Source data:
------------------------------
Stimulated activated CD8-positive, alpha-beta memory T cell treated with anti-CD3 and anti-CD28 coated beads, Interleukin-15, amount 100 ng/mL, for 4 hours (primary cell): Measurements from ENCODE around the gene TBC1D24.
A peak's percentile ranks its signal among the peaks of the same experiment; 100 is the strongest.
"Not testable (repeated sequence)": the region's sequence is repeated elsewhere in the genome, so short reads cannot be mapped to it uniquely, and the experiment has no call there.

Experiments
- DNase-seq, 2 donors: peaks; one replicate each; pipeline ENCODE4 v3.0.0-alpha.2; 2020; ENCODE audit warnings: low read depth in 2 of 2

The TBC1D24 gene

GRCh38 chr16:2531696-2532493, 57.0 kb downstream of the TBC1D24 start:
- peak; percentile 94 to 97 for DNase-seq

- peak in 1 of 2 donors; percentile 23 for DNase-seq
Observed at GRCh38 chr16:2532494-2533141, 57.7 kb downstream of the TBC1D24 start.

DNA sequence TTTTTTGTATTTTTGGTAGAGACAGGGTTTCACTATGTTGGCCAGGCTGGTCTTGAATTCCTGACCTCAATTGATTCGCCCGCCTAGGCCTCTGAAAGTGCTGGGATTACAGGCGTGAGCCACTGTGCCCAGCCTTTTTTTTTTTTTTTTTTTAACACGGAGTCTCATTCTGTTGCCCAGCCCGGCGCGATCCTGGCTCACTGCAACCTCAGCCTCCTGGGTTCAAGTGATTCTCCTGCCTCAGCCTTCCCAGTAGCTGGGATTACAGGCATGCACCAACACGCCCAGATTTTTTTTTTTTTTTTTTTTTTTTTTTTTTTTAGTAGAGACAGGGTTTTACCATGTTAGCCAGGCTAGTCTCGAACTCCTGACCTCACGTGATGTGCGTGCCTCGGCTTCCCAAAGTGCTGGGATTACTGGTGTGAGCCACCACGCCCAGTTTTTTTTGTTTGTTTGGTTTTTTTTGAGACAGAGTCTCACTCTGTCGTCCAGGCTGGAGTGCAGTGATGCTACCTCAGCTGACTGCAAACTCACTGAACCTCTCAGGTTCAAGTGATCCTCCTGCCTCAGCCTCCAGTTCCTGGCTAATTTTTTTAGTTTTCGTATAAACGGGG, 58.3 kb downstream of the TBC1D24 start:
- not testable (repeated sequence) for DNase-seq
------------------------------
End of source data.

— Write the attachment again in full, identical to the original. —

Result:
Stimulated activated CD8-positive, alpha-beta memory T cell treated with anti-CD3 and anti-CD28 coated beads, Interleukin-15, amount 100 ng/mL, for 4 hours (primary cell): Measurements from ENCODE around the gene TBC1D24.
A peak's percentile ranks its signal among the peaks of the same experiment; 100 is the strongest.
"Not testable (repeated sequence)": the region's sequence is repeated elsewhere in the genome, so short reads cannot be mapped to it uniquely, and the experiment has no call there.

Experiments
- DNase-seq, 2 donors: peaks; one replicate each; pipeline ENCODE4 v3.0.0-alpha.2; 2020; ENCODE audit warnings: low read depth in 2 of 2

The TBC1D24 gene

GRCh38 chr16:2531696-2532493, 57.0 kb downstream of the TBC1D24 start:
- peak; percentile 94 to 97 for DNase-seq

- peak in 1 of 2 donors; percentile 23 for DNase-seq
Observed at GRCh38 chr16:2532494-2533141, 57.7 kb downstream of the TBC1D24 start.

DNA sequence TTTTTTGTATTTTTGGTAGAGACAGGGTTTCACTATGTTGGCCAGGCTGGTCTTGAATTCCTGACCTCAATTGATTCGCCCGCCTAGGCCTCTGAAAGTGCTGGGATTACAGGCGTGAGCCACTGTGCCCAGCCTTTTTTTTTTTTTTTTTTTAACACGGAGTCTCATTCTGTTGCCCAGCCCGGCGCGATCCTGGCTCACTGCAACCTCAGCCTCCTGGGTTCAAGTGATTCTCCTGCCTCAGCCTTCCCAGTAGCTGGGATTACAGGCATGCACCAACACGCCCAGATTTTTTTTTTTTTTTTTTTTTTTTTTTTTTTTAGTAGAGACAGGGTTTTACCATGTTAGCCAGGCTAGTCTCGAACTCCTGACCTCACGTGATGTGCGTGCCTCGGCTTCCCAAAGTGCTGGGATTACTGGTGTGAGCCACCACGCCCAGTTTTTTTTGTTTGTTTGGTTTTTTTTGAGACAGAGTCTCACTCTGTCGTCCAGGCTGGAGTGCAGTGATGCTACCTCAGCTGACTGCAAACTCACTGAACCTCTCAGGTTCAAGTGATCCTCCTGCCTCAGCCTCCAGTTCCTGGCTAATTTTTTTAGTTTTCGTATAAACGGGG, 58.3 kb downstream of the TBC1D24 start:
- not testable (repeated sequence) for DNase-seq